I’ve always thought that hermits and remote caves go together like bread-and-butter, pretzels-and-beer or salt-and-pepper; the sequestered hermit covets outer solitude to stimulate his inner vision. So what’s this guy doing out of his hole and on a mountain-top in the middle of the night? The answer would seem to be “aspiring;” he stands at the ultimate pinnacle where Earth meets Heaven, and is positioned to receive spiritual enlightenment of the highest order, or in the words of Paul Foster Case, “union of the personal consciousness with the Cosmic Will.” Once enlightened, his mission is to reveal the source of that wisdom to those below. Case describes this succinctly: “Although the Hermit seems to be alone, he is really the Way-shower, lighting the path for climbing multitudes below.” The number 9 signifies “completion,” and the Hermit has climbed as high as humanly possible to find what he was seeking; thus, he has nowhere to go but down, back into the world with his prize. But I don’t see him cheerfully handing it over to any fellow seekers he meets on the way down; more likely he will point back up the path and say “Just keep going. It’s up there!”
Case continues: “He stands in darkness . . .” symbolizing a wisdom that is “darkly incomprehensible to our intellects. The darkness represents also the hidden, interior, subconscious field of the Divine Operation. Yet he himself carries his own light, and holds it aloft for the benefit of those who toil upward toward him.” It strikes me, though, that his beckoning lantern will only be visible to those who have already climbed high enough under their own power to distinguish its light from that of the remote stars above. You have to already be “on the path” – and perhaps “around the last bend” – before you can “see the Light.” The Hermit’s remoteness still renders his wisdom hard to fathom, suggesting arduous individual effort as the only practical way to harvest his insights. Case, in talking about the exaltation of Mercury in Virgo, says “. . . self-training in right interpretation of experience . . . is what bears fruit finally in union with what is pictured here as the Hermit.” Ain’t no free lunch here.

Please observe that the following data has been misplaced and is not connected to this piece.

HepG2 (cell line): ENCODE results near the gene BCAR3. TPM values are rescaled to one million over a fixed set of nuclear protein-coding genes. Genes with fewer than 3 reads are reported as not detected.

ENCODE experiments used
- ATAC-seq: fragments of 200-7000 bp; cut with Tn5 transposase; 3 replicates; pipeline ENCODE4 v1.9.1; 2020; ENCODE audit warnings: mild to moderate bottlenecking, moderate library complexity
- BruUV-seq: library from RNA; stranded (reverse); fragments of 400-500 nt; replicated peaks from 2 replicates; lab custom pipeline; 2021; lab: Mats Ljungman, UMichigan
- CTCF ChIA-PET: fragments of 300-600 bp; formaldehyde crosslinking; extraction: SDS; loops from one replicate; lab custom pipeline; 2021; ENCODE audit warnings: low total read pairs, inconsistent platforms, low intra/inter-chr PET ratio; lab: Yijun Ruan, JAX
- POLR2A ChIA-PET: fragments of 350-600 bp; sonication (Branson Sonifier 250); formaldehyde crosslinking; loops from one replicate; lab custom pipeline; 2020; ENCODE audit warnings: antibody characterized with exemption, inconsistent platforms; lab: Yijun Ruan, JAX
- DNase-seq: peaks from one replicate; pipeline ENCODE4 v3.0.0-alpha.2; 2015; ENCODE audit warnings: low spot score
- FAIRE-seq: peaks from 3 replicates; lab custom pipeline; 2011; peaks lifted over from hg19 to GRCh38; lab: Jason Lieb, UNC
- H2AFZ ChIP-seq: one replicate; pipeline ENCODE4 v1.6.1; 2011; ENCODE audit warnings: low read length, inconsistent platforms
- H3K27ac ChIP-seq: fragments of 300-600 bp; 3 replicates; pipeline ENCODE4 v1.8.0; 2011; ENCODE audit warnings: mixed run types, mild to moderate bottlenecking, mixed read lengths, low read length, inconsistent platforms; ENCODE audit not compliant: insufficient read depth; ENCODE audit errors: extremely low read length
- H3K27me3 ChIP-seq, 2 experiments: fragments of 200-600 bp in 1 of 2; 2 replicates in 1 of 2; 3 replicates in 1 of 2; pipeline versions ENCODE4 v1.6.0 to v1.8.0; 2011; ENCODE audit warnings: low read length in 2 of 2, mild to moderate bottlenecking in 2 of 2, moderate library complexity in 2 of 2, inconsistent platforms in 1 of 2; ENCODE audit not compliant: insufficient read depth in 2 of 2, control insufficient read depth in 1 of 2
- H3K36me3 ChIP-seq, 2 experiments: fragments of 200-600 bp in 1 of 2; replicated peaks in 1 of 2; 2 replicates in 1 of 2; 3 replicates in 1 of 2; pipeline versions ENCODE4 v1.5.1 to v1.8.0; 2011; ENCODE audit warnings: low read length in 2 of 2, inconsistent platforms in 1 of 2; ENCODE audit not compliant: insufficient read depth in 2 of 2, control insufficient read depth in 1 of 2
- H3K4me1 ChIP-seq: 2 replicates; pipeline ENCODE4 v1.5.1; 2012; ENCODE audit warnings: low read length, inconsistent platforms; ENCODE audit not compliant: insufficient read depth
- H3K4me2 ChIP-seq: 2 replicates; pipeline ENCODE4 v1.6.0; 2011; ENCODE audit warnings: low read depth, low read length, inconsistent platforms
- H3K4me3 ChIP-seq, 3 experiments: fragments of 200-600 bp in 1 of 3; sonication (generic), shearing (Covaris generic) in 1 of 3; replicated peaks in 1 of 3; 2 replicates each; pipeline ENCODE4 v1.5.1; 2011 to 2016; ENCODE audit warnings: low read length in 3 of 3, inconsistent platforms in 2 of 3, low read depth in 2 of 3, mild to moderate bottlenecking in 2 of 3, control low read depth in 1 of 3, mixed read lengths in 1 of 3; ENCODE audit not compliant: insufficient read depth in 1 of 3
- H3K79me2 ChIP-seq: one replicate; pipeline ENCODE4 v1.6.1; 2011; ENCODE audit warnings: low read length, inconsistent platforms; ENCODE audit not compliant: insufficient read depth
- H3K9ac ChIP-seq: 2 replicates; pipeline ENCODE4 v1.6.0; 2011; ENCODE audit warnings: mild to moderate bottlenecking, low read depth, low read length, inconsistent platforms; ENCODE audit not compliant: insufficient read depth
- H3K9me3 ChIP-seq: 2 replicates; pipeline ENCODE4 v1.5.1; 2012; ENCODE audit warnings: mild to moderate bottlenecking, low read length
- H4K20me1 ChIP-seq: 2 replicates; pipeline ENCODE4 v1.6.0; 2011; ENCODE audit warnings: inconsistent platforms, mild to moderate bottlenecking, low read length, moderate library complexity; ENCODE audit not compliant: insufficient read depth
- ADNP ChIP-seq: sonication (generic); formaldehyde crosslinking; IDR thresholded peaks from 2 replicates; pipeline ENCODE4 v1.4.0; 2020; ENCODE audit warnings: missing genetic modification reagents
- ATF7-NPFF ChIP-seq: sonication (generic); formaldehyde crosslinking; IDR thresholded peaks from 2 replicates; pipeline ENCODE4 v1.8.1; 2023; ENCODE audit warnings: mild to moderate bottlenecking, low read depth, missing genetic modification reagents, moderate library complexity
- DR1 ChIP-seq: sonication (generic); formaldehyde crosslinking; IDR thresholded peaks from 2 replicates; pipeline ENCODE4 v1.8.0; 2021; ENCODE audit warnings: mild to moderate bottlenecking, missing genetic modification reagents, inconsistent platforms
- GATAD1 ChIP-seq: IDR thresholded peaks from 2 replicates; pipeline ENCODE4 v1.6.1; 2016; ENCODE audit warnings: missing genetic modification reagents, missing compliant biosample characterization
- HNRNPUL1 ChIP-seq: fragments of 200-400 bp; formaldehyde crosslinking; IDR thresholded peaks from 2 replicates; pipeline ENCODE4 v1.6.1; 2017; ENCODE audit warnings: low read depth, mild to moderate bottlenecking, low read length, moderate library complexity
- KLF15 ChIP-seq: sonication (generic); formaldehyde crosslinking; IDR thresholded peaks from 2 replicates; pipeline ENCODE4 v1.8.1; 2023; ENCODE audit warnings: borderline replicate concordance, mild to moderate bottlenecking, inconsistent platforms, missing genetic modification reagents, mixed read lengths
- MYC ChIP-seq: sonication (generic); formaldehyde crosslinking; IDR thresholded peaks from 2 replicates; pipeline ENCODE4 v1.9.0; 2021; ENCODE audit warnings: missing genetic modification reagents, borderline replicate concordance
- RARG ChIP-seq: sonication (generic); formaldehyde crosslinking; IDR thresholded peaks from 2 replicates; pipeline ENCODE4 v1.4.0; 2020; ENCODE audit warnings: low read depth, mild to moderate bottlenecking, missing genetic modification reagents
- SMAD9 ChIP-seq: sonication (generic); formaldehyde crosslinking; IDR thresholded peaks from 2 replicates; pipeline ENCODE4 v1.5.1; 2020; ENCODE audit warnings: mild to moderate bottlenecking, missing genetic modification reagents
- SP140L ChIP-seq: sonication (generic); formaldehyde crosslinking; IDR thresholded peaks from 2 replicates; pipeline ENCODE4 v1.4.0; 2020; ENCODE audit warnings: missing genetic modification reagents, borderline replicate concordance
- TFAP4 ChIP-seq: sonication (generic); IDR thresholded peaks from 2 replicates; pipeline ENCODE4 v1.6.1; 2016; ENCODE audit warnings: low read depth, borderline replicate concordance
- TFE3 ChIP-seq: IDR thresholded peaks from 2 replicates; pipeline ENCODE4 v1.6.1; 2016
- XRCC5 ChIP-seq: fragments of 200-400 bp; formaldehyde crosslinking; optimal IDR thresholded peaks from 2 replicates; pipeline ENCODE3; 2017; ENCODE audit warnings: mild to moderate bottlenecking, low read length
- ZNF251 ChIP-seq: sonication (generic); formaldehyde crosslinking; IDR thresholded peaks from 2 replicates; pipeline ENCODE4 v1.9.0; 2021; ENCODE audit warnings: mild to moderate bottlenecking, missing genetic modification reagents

Aleister Crowley chimes in with: “Illumination from within, secret impulse from within; practical plans derived accordingly.” Many of the traditional meanings relate to the correspondence of this card to the methodical, discriminating sign of Virgo: “prudence; circumspection” (Waite and Case); “wisdom from above (Case and Gray); “silent council;” guidance “on the path to material or spiritual goals;” openness to advice and aid (Gray). Crowley characterizes Virgo as “the lowest, most receptive, most feminine form of earth,” while Case observes that the Cosmic Will, as the cause of all particular manifestations, is related to “that which is basic, fundamental, and therefore at the bottom of things.” Thus, the Hermit is a link between the “lowest of the low” and the “highest of the high,” with Mercury (both ruling and exalted in Virgo) as the Magician uniting “above” and “below.” Case again: “Virgo is dominated, therefore, by self-conscious initiative, and represents the state in which the highest manifestation of self-consciousness is experienced.”
In more useful terms, the Hermit symbolizes pursuit of a lofty goal by dint of the “sweat of one’s brow.” A Mercurial epiphany may help, but you still have to reach a level of attainment – one laborious step at a time – where you can bring it to bear. This card suggests that a gratifying end may be in sight, but it’s no time to sit down and rest, waiting for the Hermit to swing by and drop it off. If you’re still standing at the bottom of the hill, it’s more a source of inspiration than fulfillment, too far removed to offer immediate satisfaction.